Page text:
My primary research areas of interest are Mexican and Latina/o documentary films that focus on gender and sexuality, and questions of nation, modernity and the transnational. More specifically, my work analyses filmic representations of disability in Mexico from the 21st century in order to illustrate the variety of functions that “disability” has played in rendering illnesses on screen. In my courses we work against the common assumption that disability serves primarily as a metaphor for political crisis or social decline, engaging with literary and filmic texts from both sides of the U.S.-Mexico border in which disability functions to extend knowledge of what it means to belong to a political community. I teach my students of the pedagogical function of disability in film, as a productive tolerance for negative affects that dwell in the sensorium.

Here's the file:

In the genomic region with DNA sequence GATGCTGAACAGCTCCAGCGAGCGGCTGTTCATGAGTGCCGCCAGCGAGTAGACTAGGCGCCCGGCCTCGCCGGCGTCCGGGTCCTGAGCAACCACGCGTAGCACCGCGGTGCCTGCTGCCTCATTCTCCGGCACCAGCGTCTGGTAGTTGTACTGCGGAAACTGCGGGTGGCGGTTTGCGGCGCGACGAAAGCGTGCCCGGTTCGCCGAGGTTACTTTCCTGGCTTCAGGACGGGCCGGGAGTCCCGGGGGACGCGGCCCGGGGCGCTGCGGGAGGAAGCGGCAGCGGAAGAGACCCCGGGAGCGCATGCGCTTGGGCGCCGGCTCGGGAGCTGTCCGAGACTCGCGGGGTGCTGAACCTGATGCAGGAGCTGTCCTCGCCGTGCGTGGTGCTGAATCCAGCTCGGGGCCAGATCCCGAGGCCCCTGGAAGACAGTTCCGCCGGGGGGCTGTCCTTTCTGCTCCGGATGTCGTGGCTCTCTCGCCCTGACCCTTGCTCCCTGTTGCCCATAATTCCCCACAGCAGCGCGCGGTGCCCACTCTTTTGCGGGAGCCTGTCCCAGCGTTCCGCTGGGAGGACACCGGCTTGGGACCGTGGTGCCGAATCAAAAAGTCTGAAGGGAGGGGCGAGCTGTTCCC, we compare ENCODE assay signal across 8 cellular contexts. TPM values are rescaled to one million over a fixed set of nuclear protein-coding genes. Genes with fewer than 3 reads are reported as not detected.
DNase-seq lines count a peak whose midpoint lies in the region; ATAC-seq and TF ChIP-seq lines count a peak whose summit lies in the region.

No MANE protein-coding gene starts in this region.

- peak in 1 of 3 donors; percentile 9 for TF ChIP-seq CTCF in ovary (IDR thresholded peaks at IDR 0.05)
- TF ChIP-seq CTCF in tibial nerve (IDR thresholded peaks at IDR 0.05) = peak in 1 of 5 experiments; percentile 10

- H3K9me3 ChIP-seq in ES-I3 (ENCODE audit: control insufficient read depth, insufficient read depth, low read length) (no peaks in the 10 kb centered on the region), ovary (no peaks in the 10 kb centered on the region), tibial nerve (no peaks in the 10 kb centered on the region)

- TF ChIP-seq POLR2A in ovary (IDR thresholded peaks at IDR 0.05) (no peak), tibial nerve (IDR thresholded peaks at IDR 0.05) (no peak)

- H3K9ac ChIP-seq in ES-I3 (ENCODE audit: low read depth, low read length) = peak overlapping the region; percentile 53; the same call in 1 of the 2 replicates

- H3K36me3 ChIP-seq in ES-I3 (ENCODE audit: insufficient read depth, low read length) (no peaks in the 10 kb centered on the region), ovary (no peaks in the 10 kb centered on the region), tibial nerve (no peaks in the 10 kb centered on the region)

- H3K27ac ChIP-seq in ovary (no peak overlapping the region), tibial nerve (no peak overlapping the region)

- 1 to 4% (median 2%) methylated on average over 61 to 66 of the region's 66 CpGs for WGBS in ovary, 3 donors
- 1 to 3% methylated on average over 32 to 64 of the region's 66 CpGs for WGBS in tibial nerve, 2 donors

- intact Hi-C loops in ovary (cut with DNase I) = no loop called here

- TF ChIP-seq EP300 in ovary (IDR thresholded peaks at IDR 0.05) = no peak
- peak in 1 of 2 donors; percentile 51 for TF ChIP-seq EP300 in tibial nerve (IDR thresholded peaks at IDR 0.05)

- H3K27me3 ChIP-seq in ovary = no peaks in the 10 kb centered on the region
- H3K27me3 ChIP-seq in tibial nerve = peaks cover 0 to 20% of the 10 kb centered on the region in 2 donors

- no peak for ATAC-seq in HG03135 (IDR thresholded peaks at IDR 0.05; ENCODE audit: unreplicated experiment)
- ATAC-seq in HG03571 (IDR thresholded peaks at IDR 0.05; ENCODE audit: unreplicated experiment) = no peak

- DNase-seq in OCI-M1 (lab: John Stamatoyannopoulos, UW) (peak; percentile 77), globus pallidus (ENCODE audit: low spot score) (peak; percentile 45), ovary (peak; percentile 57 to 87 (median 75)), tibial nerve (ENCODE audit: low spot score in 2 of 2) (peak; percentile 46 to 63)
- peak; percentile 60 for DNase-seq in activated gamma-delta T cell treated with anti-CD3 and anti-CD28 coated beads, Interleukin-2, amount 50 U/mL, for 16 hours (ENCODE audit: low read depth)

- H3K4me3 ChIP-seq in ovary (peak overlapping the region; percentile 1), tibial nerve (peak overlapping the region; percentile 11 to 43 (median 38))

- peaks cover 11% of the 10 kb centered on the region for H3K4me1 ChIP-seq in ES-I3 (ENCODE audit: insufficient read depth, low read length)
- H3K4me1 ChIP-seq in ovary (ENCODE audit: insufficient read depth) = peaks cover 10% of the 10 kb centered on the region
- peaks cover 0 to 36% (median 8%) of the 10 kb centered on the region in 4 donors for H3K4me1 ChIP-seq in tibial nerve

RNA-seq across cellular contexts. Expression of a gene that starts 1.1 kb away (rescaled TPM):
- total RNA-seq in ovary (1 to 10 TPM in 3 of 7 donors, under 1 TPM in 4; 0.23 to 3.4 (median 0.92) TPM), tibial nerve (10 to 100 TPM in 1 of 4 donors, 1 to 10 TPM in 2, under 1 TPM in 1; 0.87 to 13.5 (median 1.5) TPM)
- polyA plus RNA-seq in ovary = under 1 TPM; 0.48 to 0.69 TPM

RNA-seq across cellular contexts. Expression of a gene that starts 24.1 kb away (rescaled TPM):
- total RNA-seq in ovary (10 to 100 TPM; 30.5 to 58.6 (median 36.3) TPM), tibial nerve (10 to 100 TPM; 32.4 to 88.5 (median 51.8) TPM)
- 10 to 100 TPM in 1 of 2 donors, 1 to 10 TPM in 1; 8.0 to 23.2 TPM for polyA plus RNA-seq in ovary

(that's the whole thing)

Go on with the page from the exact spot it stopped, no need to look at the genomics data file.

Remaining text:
Assistant Professor of Spanish and Hispanic Studies
Williams Hall, Room 405